A number of Debtsource clients have over the past months queried with us what the difference is between a surety and guarantee. In some cases clients prefer to have a surety, while other clients are advised by their legal representatives to rather call for an unconditional guarantee.
Credit Guarantee Insurance Corporation (CGIC) recently circulated a memo on the differences between the two forms of security, and for those interested in the technical aspects of B2B credit securities, the document provides good guidance on which document should be used when.
A suretyship is an accessory contract to another contract in terms of which a surety binds himself as a debtor to the creditor of another person (the principal debtor) to render the whole or part of the performance due to the creditor by the principal debtor, if and to the extent that the principal debtor fails, without excuse to render the performance himself.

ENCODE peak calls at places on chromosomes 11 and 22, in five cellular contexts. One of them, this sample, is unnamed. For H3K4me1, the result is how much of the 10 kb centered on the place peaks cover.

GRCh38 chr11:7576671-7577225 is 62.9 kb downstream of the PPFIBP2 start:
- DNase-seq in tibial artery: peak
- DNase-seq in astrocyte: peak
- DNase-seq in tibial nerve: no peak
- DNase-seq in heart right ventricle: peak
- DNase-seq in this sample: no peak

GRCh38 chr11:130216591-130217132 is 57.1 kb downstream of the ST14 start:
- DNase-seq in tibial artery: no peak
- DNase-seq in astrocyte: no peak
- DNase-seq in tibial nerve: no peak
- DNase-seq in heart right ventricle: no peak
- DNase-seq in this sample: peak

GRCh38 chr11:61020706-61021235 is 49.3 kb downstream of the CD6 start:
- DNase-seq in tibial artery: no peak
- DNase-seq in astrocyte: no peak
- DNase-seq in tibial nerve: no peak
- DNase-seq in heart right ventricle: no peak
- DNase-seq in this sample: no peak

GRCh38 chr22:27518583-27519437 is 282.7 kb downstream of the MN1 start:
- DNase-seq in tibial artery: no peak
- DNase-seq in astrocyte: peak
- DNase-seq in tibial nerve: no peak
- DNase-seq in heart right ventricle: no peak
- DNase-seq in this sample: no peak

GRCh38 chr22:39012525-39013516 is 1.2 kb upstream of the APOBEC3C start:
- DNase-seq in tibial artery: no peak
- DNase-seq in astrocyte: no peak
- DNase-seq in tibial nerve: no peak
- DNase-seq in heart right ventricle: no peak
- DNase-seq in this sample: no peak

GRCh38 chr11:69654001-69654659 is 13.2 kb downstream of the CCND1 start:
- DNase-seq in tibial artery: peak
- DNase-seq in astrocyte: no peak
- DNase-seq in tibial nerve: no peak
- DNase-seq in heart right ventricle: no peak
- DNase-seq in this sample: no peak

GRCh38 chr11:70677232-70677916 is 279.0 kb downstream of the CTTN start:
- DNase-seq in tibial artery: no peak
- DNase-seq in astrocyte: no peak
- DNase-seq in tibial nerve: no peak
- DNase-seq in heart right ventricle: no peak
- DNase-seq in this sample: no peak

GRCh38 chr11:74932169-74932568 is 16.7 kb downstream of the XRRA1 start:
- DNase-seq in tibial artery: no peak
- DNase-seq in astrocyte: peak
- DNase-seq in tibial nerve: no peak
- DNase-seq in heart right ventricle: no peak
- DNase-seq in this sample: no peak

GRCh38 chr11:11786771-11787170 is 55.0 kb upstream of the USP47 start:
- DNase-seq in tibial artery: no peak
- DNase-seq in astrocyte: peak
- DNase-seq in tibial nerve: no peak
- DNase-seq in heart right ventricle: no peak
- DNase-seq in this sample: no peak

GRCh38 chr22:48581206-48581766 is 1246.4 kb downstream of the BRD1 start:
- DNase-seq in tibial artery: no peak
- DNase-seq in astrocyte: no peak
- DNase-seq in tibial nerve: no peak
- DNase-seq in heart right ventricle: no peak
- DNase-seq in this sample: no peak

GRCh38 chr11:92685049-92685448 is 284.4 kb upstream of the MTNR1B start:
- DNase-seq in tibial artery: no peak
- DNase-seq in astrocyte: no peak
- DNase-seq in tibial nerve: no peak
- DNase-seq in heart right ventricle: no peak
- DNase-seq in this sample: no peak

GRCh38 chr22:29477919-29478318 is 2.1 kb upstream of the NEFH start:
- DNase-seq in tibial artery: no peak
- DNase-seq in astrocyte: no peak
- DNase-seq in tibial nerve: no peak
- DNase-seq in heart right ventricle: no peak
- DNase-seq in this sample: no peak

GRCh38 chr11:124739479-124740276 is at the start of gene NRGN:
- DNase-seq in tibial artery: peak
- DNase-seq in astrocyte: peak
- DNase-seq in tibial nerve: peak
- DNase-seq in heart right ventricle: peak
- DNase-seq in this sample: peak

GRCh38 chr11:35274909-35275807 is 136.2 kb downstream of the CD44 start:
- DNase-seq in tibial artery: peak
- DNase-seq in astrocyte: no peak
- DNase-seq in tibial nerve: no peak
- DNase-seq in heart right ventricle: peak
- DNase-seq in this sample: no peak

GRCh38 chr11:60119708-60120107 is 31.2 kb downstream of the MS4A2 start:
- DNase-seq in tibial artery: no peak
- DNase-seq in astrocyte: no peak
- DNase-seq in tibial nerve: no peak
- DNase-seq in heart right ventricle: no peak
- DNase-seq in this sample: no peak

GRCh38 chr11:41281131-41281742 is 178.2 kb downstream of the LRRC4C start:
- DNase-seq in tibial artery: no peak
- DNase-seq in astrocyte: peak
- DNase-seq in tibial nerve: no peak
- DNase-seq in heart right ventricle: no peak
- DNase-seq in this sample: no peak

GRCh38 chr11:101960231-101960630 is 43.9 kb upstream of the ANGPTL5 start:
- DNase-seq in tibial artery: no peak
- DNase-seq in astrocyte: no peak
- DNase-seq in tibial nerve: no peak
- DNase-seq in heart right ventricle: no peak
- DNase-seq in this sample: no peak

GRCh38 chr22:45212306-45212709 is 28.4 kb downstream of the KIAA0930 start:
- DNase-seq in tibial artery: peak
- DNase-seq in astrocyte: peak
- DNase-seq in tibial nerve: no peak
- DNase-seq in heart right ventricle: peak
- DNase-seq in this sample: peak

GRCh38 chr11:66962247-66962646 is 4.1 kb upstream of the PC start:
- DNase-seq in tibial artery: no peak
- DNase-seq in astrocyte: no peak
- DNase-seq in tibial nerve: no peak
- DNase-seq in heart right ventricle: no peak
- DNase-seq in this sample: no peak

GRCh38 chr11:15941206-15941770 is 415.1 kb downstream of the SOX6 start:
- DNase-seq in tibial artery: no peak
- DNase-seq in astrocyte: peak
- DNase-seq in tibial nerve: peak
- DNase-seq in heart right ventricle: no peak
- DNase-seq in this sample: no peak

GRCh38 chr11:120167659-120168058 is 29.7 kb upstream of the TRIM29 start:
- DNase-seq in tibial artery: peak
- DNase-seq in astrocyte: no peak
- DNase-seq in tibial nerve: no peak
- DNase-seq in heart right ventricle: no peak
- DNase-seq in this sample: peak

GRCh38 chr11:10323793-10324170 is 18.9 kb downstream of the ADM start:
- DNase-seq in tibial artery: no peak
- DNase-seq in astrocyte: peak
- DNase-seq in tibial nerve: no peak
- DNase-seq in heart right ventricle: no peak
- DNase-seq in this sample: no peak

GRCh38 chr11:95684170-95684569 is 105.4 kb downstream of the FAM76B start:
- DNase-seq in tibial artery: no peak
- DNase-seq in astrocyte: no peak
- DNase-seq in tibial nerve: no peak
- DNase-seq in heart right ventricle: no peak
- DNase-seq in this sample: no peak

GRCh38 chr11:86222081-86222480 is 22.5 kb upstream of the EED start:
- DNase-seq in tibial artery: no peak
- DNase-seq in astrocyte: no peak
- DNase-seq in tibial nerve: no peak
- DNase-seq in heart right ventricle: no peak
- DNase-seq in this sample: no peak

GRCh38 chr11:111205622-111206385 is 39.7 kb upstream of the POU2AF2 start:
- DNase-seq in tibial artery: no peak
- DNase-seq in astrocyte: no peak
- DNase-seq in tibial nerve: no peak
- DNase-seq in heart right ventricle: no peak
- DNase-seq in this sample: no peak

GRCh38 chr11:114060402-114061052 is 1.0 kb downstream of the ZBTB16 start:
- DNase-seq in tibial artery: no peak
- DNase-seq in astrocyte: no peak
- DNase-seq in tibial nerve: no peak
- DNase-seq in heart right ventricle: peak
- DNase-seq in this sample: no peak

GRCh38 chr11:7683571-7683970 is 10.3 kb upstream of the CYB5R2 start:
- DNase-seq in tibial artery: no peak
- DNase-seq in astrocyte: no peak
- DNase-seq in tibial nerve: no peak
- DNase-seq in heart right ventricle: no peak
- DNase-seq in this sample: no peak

Accessory means that a surety’s liability is accessory to that of the principal debtor and the surety effectively undertakes primarily that the principal debtor will perform, and secondarily that he, the surety, will perform if the principal debtor fails to do so.
The addition of the words “co-principal debtor” in a suretyship does not transform the contract into any contract other than one of suretyship.
Contracts of guarantee create primary obligations that are not dependent upon the existence of any other debt. What this means is that in terms of a contract of guarantee, the guarantor undertakes a principal obligation to indemnify a creditor on the happening of specified events.
The difference between a surety and guarantee is tabled below:
For those who wish to better understand securities, be sure to attend our upcoming virtual Debtsource Academy to be held in May.